The Watsonville Nature Center reopened to visitors last weekend for the first time since the pandemic, holding an open house on June 26 that included a special workshop on emergency wildfire preparedness.
Various local organizations and agencies were on hand at the event, including Regeneración Pajaro Valley Climate Action, Pajaro Valley Health Trust, Second Harvest Food Bank, Watsonville Fire Department and Bike Santa Cruz County. Participants learned about how to create emergency go-bags, sign up for emergency alerts and received free emergency supplies, including non-perishable food donated by Grocery Outlet and Second Harvest.
“Last year made us all very aware of the risk we face,” said Public Works outreach manager Cristy Cassel-Shimabukuro. “Our main goal is for people to be aware that there are things they can do to prepare … and that there are resources here in the city that can be used.”
The Watsonville Nature Center is the only free, bilingual environmental education facility in the city, serving more than 5,000 visitors per year. The reopening of the center is a big step, signaling the eventual reinstatement of education programs as well as the start of new projects.
One such project is a possible rebuild of the center, which is currently in a small portable building at Ramsay Park. It was meant to be a temporary facility when it was first installed in 2004, but interest in the space grew, allowing for the inclusion of more exhibits about the surrounding wetlands, history and conservation.
The city is looking to open a brand new building on a nearby bluff overlooking the wetlands. As part of the city’s Ramsay Park Master Plan and in anticipation of future federal and state grant funding for nature education facilities, a concept for a new facility is in the works.
Cassel-Shimabukuro said they hope to get an architect on board by August to help with the design. Currently, their vision is for a 2,000-square-foot, LEED Certified Resource Conservation and Exploration Center that would provide more space for exhibits, a classroom, and an observation deck.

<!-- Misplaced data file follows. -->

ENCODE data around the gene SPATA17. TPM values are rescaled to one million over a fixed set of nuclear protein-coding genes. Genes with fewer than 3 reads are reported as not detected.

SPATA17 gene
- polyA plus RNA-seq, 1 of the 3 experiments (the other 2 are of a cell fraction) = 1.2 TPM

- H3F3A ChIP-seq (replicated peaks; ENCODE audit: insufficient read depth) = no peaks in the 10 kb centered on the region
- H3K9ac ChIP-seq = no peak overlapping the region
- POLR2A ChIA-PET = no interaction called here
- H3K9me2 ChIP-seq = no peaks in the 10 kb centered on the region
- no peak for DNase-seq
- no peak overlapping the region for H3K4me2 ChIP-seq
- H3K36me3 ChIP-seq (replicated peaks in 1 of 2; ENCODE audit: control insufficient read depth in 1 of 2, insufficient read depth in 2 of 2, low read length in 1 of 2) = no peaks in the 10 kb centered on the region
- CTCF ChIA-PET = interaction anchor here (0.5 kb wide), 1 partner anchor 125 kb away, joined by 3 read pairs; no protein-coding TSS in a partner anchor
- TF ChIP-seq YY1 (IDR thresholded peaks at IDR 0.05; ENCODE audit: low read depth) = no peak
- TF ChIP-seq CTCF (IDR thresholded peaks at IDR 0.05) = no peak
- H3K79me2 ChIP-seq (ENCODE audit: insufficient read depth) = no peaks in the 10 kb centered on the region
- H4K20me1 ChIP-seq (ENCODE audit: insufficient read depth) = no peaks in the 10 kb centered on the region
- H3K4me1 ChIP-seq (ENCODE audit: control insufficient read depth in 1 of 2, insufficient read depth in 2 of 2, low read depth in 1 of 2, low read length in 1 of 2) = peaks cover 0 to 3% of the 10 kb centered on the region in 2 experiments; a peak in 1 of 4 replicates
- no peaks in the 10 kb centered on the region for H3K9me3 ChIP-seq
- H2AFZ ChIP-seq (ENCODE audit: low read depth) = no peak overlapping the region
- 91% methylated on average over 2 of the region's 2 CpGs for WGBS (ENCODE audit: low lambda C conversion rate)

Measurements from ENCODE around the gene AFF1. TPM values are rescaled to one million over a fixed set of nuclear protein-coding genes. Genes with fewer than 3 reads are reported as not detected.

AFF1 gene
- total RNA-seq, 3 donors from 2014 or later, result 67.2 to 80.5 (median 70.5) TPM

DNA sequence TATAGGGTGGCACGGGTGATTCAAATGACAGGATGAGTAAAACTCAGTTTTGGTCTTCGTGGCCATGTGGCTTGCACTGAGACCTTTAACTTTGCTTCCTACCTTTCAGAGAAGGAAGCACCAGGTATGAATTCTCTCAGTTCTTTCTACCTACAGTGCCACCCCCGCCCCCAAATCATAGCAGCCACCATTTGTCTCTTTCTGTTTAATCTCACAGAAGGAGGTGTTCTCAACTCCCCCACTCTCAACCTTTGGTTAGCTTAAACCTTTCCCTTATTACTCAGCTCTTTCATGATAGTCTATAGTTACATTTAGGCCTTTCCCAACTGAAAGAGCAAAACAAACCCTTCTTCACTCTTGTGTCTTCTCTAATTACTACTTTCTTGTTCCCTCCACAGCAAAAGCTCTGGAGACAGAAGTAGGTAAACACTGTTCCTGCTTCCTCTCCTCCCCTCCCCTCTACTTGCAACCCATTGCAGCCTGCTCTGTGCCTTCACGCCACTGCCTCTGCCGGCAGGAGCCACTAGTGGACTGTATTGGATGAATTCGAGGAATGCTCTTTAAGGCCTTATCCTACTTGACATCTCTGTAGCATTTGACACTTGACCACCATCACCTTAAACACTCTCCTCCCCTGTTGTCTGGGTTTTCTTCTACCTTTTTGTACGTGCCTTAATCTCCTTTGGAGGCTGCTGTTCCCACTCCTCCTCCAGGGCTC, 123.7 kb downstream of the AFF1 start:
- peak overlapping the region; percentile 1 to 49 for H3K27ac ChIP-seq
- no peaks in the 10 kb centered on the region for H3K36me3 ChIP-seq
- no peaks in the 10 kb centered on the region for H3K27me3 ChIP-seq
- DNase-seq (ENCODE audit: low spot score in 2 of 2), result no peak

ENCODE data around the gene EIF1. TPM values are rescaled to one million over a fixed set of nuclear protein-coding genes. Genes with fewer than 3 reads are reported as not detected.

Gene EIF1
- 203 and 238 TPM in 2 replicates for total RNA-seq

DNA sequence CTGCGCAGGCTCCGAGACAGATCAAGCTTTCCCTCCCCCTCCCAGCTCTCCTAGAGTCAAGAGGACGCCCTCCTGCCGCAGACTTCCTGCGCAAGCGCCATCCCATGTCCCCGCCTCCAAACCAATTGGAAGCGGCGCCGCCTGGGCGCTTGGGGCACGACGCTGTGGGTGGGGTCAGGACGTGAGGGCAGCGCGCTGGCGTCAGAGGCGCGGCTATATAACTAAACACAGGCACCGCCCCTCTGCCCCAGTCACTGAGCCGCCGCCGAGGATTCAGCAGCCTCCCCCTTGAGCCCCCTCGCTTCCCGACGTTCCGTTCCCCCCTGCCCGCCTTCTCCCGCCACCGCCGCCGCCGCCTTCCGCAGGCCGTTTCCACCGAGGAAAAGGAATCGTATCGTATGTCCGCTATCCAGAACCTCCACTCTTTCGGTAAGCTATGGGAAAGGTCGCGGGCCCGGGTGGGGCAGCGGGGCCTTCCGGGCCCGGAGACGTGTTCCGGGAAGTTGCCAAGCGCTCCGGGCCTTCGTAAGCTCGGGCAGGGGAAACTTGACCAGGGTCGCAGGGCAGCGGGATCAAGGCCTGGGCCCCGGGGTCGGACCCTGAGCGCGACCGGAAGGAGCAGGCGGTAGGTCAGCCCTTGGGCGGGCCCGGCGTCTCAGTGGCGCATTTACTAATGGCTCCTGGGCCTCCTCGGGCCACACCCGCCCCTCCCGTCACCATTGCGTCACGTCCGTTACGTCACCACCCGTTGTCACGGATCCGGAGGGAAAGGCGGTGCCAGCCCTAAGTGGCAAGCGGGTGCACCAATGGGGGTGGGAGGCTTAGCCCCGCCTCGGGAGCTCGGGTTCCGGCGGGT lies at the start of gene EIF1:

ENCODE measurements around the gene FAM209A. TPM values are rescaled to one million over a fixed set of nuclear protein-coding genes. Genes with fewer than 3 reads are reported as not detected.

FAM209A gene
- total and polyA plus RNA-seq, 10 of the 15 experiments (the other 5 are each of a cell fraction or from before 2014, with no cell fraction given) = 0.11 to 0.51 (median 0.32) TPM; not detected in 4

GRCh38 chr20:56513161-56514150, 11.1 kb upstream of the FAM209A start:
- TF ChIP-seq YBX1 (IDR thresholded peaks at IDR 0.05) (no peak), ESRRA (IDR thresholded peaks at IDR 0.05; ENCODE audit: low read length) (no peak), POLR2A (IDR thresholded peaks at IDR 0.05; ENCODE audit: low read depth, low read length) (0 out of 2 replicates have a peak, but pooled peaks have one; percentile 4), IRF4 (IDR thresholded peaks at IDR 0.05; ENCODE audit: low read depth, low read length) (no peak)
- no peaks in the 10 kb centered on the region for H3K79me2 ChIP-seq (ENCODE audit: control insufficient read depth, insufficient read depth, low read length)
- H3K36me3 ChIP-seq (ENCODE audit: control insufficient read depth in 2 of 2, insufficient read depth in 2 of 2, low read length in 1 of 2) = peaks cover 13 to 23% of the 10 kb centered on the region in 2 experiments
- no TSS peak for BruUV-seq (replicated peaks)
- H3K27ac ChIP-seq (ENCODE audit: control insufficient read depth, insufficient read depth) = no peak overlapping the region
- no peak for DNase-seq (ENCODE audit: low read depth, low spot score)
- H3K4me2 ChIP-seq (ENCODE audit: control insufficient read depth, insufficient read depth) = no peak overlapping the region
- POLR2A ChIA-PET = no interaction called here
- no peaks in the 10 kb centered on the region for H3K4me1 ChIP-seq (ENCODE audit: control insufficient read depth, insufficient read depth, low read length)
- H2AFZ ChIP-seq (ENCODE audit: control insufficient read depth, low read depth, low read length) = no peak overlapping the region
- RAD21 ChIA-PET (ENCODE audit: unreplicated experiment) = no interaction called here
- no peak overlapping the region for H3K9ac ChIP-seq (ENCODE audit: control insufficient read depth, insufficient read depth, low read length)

Working closely with them on the expansion is Watsonville Wetlands Watch (WWW), an organization that has teamed up with the center often over the years. The nonprofit has helped the city with its education programs, leading students on tours of the nearby wetlands. They are also doing habitat restoration work in the areas surrounding the center.
Executive director of WWW Jonathan Pilch said that the possible new center would be a “conservation hub” for the community.
“We are really excited about the vision for this new center,” Pilch said. “Between us and the city, we have about 20 years of learning about conservation … Now we’ll get to build this new chapter … build something bigger, better and long term.”
Cassel-Shimabukuro said they welcome input from South County residents on what they would like the new center to be.
“We want to go out into the community and hear what they want, their vision,” she said. “It’s not just up to us.”
Pilch described the reopening of the center and the return of their education programs after a year of being shuttered as “invigorating”.
“The past year has been a period of reflection,” he said. “These places are vital to us. Now we really need to work together and make them even better.”
Cassel-Shimabukuro said that Saturday’s event was well attended by more than 100 individuals from 30 different families. People expressed their gratitude in learning about wildfire safety and were eager to tour inside the center.
“It’s exciting,” she said. “We’ve missed taking people out on our trails, connecting with Watsonville people. We’re thrilled to once again offer this free resource to the community.”
Added Pilch: “The center is incredibly important to this community … It’s the gateway to our trail system. It’s a really special place.”
Watsonville Nature Center is located behind Ramsay Park at 30 Harkins Slough Rd. Another emergency preparedness workshop is scheduled for Aug. 15. For information call 768-1622 or visit cityofwatsonville.org.